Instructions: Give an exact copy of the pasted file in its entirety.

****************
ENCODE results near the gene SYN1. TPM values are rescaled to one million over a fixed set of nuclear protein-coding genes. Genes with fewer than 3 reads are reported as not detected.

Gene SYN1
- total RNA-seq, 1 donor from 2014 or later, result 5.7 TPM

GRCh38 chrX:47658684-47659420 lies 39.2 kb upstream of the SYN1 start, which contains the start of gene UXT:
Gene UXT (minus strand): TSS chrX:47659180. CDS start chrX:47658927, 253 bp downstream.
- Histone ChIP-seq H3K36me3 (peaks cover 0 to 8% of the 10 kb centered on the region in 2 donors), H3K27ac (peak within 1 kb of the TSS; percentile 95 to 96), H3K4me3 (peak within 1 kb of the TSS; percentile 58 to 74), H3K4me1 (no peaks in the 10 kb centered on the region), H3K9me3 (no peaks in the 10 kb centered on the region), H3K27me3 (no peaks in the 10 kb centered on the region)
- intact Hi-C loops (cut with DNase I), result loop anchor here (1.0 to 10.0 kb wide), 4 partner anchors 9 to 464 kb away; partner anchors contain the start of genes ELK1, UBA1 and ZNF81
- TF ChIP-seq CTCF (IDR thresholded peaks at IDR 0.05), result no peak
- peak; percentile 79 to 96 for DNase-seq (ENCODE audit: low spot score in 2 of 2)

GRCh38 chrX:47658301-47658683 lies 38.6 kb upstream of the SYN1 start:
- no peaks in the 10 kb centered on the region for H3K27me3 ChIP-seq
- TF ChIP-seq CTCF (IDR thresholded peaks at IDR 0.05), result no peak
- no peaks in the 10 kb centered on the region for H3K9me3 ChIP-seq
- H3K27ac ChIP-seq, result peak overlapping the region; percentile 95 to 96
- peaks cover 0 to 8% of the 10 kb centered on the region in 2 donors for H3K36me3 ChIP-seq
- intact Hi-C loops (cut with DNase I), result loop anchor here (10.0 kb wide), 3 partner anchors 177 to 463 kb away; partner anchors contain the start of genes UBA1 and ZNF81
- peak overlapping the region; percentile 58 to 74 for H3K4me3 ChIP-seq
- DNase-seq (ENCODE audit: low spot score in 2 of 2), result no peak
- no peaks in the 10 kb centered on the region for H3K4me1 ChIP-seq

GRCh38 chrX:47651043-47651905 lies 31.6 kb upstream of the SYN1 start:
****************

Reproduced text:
ENCODE results near the gene SYN1. TPM values are rescaled to one million over a fixed set of nuclear protein-coding genes. Genes with fewer than 3 reads are reported as not detected.

Gene SYN1
- total RNA-seq, 1 donor from 2014 or later, result 5.7 TPM

GRCh38 chrX:47658684-47659420 lies 39.2 kb upstream of the SYN1 start, which contains the start of gene UXT:
Gene UXT (minus strand): TSS chrX:47659180. CDS start chrX:47658927, 253 bp downstream.
- Histone ChIP-seq H3K36me3 (peaks cover 0 to 8% of the 10 kb centered on the region in 2 donors), H3K27ac (peak within 1 kb of the TSS; percentile 95 to 96), H3K4me3 (peak within 1 kb of the TSS; percentile 58 to 74), H3K4me1 (no peaks in the 10 kb centered on the region), H3K9me3 (no peaks in the 10 kb centered on the region), H3K27me3 (no peaks in the 10 kb centered on the region)
- intact Hi-C loops (cut with DNase I), result loop anchor here (1.0 to 10.0 kb wide), 4 partner anchors 9 to 464 kb away; partner anchors contain the start of genes ELK1, UBA1 and ZNF81
- TF ChIP-seq CTCF (IDR thresholded peaks at IDR 0.05), result no peak
- peak; percentile 79 to 96 for DNase-seq (ENCODE audit: low spot score in 2 of 2)

GRCh38 chrX:47658301-47658683 lies 38.6 kb upstream of the SYN1 start:
- no peaks in the 10 kb centered on the region for H3K27me3 ChIP-seq
- TF ChIP-seq CTCF (IDR thresholded peaks at IDR 0.05), result no peak
- no peaks in the 10 kb centered on the region for H3K9me3 ChIP-seq
- H3K27ac ChIP-seq, result peak overlapping the region; percentile 95 to 96
- peaks cover 0 to 8% of the 10 kb centered on the region in 2 donors for H3K36me3 ChIP-seq
- intact Hi-C loops (cut with DNase I), result loop anchor here (10.0 kb wide), 3 partner anchors 177 to 463 kb away; partner anchors contain the start of genes UBA1 and ZNF81
- peak overlapping the region; percentile 58 to 74 for H3K4me3 ChIP-seq
- DNase-seq (ENCODE audit: low spot score in 2 of 2), result no peak
- no peaks in the 10 kb centered on the region for H3K4me1 ChIP-seq

GRCh38 chrX:47651043-47651905 lies 31.6 kb upstream of the SYN1 start: